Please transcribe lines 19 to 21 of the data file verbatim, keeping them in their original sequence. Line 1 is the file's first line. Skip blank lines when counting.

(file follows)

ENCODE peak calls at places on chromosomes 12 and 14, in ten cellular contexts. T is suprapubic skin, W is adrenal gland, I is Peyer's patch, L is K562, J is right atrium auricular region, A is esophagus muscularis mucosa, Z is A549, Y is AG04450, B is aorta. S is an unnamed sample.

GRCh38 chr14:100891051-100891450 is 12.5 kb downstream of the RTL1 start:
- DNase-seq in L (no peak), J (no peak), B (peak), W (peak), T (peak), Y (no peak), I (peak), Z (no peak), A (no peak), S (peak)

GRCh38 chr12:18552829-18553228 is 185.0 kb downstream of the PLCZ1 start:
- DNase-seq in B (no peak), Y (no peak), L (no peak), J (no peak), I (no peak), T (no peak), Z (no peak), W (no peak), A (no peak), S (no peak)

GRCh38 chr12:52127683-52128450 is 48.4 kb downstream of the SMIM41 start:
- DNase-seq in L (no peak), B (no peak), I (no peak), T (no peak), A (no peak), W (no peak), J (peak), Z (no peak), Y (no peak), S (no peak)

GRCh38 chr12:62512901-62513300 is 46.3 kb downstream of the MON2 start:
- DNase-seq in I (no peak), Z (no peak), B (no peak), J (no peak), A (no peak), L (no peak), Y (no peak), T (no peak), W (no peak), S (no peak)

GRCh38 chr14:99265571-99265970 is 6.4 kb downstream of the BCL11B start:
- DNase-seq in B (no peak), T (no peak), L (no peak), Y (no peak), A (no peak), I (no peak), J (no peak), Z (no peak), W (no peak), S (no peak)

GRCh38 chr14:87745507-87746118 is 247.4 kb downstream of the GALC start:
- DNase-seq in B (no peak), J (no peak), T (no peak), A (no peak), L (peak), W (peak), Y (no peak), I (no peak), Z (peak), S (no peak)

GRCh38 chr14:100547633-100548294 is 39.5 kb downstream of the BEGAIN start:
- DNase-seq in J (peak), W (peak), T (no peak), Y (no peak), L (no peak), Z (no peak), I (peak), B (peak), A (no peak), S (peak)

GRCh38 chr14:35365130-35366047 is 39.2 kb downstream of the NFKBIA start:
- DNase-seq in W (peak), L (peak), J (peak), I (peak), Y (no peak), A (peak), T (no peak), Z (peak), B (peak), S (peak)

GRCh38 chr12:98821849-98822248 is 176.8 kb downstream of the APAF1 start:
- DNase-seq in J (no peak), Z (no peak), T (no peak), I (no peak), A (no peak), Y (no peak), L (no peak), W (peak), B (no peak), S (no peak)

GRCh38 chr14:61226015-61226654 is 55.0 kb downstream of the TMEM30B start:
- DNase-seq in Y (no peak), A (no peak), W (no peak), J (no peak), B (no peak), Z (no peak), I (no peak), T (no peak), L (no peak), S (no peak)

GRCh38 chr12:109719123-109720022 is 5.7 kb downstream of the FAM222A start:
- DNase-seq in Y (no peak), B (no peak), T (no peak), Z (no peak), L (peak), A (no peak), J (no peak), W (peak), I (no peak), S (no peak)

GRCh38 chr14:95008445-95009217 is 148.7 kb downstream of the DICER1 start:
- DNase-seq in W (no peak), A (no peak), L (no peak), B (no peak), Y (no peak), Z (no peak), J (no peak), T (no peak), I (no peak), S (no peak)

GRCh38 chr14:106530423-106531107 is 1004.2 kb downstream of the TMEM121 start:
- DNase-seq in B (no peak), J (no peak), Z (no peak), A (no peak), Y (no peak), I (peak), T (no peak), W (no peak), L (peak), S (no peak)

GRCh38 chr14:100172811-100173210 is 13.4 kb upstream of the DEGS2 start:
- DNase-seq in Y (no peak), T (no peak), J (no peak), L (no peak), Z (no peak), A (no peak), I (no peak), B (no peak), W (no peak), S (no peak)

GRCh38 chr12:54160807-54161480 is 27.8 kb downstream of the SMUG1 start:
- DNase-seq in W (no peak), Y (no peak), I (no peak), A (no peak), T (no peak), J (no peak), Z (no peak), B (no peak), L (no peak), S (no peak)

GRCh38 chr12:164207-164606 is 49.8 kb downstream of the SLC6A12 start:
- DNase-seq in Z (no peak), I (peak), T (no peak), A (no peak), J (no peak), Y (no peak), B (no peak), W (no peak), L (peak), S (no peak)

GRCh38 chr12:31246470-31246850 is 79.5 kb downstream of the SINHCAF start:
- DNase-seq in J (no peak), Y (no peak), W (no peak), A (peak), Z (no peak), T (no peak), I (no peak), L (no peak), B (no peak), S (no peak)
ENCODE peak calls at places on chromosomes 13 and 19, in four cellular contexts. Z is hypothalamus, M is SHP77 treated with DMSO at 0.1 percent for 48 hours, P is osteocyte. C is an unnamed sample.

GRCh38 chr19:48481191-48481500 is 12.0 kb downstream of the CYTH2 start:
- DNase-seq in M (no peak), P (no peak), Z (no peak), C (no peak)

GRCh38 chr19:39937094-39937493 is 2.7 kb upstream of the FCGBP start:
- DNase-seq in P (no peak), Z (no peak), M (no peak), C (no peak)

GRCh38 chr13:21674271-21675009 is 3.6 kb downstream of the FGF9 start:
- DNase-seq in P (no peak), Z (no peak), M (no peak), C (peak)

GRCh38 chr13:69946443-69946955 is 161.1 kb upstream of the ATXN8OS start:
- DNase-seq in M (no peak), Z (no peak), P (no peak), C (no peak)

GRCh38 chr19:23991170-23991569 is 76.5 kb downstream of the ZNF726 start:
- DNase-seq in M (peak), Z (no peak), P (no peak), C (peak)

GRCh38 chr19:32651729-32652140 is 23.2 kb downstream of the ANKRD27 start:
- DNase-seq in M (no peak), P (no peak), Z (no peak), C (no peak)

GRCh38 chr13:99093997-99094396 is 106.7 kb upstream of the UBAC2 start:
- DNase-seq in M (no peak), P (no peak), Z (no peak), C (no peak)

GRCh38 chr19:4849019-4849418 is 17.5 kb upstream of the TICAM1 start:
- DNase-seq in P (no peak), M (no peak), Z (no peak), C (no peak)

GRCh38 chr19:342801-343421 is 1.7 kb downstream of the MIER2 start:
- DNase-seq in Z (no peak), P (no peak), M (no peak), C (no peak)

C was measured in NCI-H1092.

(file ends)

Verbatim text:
- DNase-seq in J (no peak), Z (no peak), T (no peak), I (no peak), A (no peak), Y (no peak), L (no peak), W (peak), B (no peak), S (no peak)

GRCh38 chr14:61226015-61226654 is 55.0 kb downstream of the TMEM30B start:
- DNase-seq in Y (no peak), A (no peak), W (no peak), J (no peak), B (no peak), Z (no peak), I (no peak), T (no peak), L (no peak), S (no peak)